Stephan Schwab wrote: I understand grass goes to seed and dries off.
Stephen Schwab wrote:My theory is that due to selective grazing the cows over the years ate whatever was growing green during summer and reduced the warm season grasses. Left is everything for the cold season. As the cold season also sees almost all of the rainfall these plant species are able to grow quicker than the cows can eat and therefore have become the dominant species.
If my theory is true, then non-selective planned grazing should put pressure on the cold season grasses and take off the stress from the warm season grasses. When there is some rainfall the warm season grasses should be able to develop their root systems and probably over time grow in numbers.
Another thought is to seed warm season grass over the existing plants. I am thinking that maybe the cows could help with that and do part of the labor. At the end of February the soil heats up quickly and there is plenty of moisture. We could hand seed something like bermuda grass (or other grass, to be determined) in an active paddock and let the cows trample in the seed. Is that something that could work / is being done?
Prussic acid content in the plant decreases dramatically during the hay drying process and the forage should be safe once baled as dry hay. The forage can be mowed anytime after a frost if you are making hay. It is very rare for dry hay to contain toxic levels of prussic acid. However, if the hay was not properly cured and dried before baling, it should be tested for prussic acid content before feeding to livestock.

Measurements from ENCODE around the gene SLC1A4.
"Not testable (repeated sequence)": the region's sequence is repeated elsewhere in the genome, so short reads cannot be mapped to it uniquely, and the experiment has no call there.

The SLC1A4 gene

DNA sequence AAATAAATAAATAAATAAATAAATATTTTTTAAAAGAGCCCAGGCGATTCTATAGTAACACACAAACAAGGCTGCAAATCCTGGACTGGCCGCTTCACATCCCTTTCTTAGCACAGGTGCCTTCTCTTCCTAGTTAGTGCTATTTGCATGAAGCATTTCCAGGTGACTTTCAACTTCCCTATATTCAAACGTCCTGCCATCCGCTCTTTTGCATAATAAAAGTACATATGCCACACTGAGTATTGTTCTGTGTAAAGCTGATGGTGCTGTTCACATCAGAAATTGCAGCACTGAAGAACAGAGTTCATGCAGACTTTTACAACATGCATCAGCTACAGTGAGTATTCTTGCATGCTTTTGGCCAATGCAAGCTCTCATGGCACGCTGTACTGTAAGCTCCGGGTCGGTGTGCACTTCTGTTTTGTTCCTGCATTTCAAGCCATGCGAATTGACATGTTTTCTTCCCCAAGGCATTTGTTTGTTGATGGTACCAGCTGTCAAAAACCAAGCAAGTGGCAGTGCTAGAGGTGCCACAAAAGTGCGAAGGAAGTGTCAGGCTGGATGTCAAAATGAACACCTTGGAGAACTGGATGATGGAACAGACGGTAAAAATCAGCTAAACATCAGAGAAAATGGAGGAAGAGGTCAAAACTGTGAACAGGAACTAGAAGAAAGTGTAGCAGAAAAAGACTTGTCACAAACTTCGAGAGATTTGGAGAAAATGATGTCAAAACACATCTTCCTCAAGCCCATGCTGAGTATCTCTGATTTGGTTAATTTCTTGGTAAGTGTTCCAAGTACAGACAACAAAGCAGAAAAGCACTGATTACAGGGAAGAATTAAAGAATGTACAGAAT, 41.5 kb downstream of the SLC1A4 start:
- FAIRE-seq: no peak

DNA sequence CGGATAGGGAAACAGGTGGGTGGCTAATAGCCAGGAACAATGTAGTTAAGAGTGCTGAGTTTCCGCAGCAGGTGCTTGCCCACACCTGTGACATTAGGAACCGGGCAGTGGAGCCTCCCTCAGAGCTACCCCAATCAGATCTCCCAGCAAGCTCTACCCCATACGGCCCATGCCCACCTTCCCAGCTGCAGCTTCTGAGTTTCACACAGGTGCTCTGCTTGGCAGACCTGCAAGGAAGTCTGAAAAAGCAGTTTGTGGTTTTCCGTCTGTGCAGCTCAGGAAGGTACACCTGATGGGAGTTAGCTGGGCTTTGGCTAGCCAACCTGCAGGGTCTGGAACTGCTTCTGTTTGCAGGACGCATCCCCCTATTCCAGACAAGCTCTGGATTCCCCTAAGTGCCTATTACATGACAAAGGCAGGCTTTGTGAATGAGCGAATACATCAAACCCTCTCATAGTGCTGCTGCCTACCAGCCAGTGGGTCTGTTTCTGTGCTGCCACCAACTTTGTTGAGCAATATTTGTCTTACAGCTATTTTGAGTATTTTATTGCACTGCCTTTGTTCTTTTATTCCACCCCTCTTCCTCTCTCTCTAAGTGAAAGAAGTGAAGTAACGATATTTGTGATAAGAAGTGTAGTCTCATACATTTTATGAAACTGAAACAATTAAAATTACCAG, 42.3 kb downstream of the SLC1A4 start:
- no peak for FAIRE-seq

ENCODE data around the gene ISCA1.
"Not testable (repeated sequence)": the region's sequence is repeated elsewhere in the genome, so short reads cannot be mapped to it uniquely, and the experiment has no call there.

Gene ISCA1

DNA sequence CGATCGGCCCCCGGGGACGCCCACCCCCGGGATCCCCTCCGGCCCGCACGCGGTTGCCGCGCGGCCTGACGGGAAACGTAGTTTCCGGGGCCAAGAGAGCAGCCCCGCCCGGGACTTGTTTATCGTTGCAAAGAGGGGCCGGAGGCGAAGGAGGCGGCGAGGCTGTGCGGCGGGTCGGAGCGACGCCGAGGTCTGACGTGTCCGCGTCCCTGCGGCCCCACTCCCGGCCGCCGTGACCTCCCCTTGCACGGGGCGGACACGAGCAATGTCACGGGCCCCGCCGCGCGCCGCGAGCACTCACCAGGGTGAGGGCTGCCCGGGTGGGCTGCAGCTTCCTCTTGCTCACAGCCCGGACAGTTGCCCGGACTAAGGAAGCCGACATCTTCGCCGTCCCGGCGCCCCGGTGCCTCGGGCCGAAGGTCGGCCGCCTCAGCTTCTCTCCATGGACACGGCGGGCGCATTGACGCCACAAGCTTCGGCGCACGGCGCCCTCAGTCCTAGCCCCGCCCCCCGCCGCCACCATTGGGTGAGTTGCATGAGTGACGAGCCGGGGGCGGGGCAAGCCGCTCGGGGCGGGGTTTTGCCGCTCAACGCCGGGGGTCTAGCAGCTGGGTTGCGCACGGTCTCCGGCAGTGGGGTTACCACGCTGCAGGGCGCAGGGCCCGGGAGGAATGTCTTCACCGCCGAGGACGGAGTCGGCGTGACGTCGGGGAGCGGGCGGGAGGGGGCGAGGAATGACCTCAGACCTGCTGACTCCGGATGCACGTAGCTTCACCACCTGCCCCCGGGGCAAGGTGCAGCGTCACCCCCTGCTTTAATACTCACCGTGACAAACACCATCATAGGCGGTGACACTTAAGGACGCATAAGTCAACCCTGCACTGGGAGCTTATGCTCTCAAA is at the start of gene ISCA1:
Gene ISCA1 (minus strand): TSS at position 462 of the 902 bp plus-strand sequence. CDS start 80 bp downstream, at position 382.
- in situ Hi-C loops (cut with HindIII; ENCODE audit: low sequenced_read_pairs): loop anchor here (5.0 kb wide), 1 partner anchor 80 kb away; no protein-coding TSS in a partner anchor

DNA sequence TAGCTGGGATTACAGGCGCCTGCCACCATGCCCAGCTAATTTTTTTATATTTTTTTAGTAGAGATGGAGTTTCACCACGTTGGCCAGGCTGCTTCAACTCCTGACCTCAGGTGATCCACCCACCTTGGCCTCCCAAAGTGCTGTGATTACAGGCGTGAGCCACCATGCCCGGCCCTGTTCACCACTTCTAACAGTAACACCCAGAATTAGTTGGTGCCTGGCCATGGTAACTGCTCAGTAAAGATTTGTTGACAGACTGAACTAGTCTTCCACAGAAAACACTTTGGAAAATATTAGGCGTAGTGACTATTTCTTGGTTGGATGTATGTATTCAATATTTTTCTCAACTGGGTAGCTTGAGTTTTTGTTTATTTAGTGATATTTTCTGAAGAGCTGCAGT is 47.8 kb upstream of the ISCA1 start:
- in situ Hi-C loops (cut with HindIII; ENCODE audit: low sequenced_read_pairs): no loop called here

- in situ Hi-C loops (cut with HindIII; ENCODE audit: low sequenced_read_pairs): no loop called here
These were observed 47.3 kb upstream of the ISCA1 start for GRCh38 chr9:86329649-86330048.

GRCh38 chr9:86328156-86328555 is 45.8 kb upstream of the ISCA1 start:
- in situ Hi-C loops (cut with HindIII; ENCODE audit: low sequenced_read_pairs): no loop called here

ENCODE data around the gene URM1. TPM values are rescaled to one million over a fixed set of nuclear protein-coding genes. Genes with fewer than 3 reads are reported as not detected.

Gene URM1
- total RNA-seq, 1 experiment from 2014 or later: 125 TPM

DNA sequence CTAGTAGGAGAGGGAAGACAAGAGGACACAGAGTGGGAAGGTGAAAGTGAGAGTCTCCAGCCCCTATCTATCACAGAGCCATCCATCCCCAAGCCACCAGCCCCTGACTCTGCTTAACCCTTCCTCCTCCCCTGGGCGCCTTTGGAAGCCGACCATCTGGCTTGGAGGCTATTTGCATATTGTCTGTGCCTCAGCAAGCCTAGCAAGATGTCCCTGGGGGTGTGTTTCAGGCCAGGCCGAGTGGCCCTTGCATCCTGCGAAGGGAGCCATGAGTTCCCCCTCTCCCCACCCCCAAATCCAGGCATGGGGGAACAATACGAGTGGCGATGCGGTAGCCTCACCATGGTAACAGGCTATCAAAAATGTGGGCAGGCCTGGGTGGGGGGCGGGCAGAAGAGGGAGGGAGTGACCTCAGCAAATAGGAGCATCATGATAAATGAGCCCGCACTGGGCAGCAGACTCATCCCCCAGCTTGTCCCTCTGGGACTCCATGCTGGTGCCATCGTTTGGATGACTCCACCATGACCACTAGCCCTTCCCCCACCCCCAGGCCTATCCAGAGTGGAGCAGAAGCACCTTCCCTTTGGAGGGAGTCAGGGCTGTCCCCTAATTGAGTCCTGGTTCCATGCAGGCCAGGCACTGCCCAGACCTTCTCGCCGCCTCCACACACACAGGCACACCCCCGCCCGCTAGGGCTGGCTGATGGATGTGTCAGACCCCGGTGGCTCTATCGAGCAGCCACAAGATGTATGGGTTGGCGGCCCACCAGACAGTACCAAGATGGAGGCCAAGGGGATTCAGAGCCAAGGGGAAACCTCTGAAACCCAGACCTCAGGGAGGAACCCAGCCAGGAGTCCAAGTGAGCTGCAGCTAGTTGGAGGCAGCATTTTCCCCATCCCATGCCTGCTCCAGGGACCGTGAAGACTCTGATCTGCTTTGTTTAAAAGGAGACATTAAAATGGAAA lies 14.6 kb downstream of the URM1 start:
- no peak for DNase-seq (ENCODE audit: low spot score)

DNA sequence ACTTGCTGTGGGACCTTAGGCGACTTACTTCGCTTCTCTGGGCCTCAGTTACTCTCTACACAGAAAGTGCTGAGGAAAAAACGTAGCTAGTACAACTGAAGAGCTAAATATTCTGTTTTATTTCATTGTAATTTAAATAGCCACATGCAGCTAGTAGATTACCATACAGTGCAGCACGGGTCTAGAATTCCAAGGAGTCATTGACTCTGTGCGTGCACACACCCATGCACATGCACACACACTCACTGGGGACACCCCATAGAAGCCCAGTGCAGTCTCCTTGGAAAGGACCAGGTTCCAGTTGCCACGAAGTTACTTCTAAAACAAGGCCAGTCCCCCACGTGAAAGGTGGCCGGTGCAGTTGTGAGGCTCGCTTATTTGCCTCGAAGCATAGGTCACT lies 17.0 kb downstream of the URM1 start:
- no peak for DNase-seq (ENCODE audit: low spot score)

Marco Banks wrote:My hunch is that even if the cattle have overgrazed and it appears that the warm-season grasses have all been eliminated, there would still be latent seed out there, waiting to germinate. If you could keep the cattle off the paddock for an extended season and allow those grasses to recover, you might be surprised with what's still out there waiting to make its comeback.
Joel Salatin talks about the latent seed bank that brought his pastures back to full health: there were varieties of grasses and plants that he'd never seen before on his land that suddenly began to grow in his pastures. The key, as it seems you are practicing, is carefully managed rotational grazing. You've got to give the land a chance to recover between grazings.
Marco Banks wrote:Perhaps a bit of research might go a long way toward showing you what your pasture could look like. Is there someone in your area whose pastures have been well managed and where the diversity of biomass is lush, green and able to handle the harsh conditions/heat?
James Freyr wrote:
Aside from seeding more warm season grasses if that is a route that you choose, I recommend seeding a warm season legume as well such as lespedeza or cowpeas for example if there is not one or more already present in the pastures. Cows will eat them, it’s adding biodiversity, they fix nitrogen in the soil and the other grasses will grow better.
All sorts of things can be done to help increase forages but some may be in vain if it just doesn't rain for several months. What I think will improve with managed grazing is soil organic matter, and organic matter holds water. I've read that for every 1% of organic matter increase in a soil, that is a half-inch of rainfall that a soil can soak up and hold. This takes time, years, and slowly but surely grasses will stay green longer going further into the dry season.